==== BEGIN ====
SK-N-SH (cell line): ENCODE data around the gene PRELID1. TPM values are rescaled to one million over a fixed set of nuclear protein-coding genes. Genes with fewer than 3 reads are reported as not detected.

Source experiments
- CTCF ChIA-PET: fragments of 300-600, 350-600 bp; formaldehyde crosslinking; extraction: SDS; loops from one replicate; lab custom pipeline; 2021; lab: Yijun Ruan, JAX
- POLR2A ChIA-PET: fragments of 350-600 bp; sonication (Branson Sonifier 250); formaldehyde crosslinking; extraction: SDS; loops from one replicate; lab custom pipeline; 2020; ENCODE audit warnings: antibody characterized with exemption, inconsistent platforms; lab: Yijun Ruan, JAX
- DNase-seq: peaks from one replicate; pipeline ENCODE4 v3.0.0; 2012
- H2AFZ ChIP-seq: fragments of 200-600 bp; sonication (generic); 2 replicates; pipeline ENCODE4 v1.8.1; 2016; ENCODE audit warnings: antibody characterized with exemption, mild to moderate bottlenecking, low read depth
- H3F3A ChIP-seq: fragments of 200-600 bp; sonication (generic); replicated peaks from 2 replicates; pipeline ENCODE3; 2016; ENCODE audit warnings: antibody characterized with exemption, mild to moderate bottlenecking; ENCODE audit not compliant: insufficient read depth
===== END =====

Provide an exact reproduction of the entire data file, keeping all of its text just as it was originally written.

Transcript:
SK-N-SH (cell line): ENCODE data around the gene PRELID1. TPM values are rescaled to one million over a fixed set of nuclear protein-coding genes. Genes with fewer than 3 reads are reported as not detected.

Source experiments
- CTCF ChIA-PET: fragments of 300-600, 350-600 bp; formaldehyde crosslinking; extraction: SDS; loops from one replicate; lab custom pipeline; 2021; lab: Yijun Ruan, JAX
- POLR2A ChIA-PET: fragments of 350-600 bp; sonication (Branson Sonifier 250); formaldehyde crosslinking; extraction: SDS; loops from one replicate; lab custom pipeline; 2020; ENCODE audit warnings: antibody characterized with exemption, inconsistent platforms; lab: Yijun Ruan, JAX
- DNase-seq: peaks from one replicate; pipeline ENCODE4 v3.0.0; 2012
- H2AFZ ChIP-seq: fragments of 200-600 bp; sonication (generic); 2 replicates; pipeline ENCODE4 v1.8.1; 2016; ENCODE audit warnings: antibody characterized with exemption, mild to moderate bottlenecking, low read depth
- H3F3A ChIP-seq: fragments of 200-600 bp; sonication (generic); replicated peaks from 2 replicates; pipeline ENCODE3; 2016; ENCODE audit warnings: antibody characterized with exemption, mild to moderate bottlenecking; ENCODE audit not compliant: insufficient read depth